Kelowna Mayor Colin Basran addresses media from the front steps of council chambers on March 23. (Michael Rodriguez/Capital News)

Kelowna Mayor Colin Basran addresses media from the front steps of council chambers on March 23. (Michael Rodriguez/Capital News)

Kelowna mayor declares $31K in previously undisclosed 2018 campaign contributions

Contributions came in 2016 and 2017, before the province enacted restrictions barring corporate donations

More than $30,000 in previously undeclared contributions made in 2016 and 2017 to Kelowna Mayor Colin Basran’s 2018 re-election campaign have been cleared by Elections BC.

Basran submitted a supplemental report on his 2018 election finances to Elections BC after local developer Les Bellamy went public, stating his $3,000 contribution, made at a campaign event in October 2017, was not present on the mayor’s campaign financing report.

According to Elections BC, financial agents must file a supplementary report within 30 days if they become aware that their original report was incomplete or inaccurate. Elections BC reviewed the supplemental report on May 25 and found it to be in compliance with the Local Election Campaign Financing Act.

The new report shows Bellamy was not the only one whose donation was unaccounted for, with $31,200 coming from 19 contributors before between December 2016 and October 2017, when the province enacted new restrictions on campaign contributions that barred corporate donations and limited individual donations to $1,200.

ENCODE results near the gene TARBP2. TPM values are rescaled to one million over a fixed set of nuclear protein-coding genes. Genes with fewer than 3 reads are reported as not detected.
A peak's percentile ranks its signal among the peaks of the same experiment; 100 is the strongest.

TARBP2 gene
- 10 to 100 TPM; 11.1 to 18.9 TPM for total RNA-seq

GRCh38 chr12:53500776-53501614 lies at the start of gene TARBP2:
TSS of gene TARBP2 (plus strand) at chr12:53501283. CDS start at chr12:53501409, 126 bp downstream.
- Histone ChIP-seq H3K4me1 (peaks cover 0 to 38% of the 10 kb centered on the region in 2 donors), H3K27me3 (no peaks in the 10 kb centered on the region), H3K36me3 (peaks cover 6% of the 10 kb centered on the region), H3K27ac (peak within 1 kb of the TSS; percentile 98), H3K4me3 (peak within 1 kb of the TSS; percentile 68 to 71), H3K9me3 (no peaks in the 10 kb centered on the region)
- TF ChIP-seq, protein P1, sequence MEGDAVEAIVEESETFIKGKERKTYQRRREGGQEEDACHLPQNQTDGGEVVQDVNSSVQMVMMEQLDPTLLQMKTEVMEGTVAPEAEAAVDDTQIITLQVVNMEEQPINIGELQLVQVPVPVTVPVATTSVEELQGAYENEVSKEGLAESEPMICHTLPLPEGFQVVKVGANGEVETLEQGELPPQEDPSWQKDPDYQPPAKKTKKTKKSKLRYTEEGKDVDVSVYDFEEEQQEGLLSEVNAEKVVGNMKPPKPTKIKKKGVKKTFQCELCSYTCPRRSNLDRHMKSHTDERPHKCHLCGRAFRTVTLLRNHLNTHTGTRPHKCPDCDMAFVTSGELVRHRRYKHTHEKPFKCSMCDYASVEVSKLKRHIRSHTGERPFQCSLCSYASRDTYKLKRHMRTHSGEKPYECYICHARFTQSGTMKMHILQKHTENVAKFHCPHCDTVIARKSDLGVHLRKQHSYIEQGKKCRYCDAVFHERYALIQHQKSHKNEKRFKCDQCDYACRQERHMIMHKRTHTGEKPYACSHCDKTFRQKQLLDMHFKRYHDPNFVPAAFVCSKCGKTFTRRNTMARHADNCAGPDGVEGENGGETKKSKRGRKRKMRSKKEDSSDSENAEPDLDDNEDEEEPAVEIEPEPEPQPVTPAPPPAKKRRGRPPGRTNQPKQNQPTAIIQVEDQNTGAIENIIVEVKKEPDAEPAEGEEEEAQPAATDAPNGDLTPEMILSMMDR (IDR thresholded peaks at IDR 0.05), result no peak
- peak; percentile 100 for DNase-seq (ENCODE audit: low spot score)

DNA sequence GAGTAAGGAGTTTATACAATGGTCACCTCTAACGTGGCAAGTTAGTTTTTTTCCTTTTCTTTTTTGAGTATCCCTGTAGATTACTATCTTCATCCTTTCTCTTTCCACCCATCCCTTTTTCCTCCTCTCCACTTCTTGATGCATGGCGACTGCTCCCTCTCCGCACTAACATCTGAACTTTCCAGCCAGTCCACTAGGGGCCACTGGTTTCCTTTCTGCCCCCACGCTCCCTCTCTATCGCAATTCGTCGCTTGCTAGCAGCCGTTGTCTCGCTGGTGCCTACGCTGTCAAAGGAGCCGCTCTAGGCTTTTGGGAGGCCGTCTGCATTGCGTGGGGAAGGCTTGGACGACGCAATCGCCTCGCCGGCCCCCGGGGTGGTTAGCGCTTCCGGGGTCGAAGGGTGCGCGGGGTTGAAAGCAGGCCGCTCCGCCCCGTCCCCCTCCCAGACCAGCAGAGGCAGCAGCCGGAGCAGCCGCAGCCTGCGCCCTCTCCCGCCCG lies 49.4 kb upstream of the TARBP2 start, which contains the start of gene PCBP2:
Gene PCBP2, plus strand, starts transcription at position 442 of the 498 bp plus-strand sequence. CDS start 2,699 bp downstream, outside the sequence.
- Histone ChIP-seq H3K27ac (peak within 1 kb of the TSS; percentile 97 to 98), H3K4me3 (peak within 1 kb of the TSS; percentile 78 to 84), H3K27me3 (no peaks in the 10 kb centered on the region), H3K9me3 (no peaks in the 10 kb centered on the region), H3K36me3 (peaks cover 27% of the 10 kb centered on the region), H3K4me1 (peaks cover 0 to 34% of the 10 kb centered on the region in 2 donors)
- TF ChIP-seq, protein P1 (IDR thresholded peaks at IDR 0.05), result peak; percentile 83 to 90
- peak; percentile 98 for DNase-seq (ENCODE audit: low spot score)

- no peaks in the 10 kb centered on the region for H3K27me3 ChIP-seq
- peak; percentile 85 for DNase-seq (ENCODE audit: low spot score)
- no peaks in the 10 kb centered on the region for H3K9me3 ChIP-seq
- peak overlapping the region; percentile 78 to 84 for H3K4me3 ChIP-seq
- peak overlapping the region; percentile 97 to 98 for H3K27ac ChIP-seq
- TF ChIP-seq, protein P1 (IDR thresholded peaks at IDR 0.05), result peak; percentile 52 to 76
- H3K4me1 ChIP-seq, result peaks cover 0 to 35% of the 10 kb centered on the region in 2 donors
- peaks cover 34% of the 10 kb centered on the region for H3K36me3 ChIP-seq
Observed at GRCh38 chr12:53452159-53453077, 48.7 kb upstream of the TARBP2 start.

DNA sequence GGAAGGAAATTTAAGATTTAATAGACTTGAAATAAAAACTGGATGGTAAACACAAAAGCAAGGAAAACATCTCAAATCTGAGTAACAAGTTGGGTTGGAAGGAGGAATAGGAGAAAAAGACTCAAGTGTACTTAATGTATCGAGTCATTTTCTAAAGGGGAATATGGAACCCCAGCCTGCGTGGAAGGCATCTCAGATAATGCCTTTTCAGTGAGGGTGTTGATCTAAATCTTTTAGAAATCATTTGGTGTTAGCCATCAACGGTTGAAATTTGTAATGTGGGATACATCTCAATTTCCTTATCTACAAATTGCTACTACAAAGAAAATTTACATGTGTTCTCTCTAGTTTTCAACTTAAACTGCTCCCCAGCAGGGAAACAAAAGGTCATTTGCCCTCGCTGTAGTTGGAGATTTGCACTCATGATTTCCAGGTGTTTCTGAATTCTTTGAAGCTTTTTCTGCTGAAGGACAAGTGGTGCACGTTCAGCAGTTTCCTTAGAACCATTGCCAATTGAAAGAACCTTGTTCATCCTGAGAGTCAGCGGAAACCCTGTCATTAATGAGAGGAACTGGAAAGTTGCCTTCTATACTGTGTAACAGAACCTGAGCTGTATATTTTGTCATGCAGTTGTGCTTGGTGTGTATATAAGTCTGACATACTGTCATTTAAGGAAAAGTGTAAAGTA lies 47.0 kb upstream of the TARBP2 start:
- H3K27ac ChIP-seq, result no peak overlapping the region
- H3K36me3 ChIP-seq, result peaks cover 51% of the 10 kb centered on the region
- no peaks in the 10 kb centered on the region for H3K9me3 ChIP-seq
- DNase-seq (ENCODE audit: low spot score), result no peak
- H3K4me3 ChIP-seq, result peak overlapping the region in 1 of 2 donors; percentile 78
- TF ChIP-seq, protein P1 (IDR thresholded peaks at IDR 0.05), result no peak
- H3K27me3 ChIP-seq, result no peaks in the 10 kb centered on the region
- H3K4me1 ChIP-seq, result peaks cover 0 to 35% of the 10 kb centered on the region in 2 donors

Largely, the previously unreported donations came from development firms and other local corporations, with the largest donation coming from McKinley Hillside Limited Partnership at $4,000. Notably, one came from an insurance company run by Tom Dyas, Basran’s main competitor in 2018.

In total, more than $24,000 came from corporations, unincorporated businesses or commercial organizations, most of which would not be allowed under new regulations. The remaining $7,000 came from individual contributors.

However, none of those funds were used during the campaign period, which began Jan. 1, 2018, leaving Basran below the expense limit. Most of those funds were used for “social media messaging,” Basran said.

Basran previously estimated the monetary amount of the undeclared contributions to be closer to $20,000. In a May 13, interview with the Capital News, he chalked the issue up to a clerical error.

“[My team and I] thought, given our reading of the rules, that we did not have to disclose or provide that information to ElectionsBC,” he said.

The mayor claimed the issue only came about as former supporters had a change of heart.

“(Bellamy) was a supporter, who is now no longer a supporter. If you go back through his social media history and things he’s said publicly about me, it’s clear that he is just using any opportunity he can to discredit me and damage my reputation,” he said.

Bellamy said it’s disappointing and concerning that those funds likely would have remained undisclosed if he hadn’t come forward.

“He claimed he wasn’t aware he had to file the paperwork, then when it was brought to his attention, he claimed it was about $20,000 and now the actual report is $30,000. I find it concerning that there are a lot of inconsistencies in those stories,” Bellamy said.

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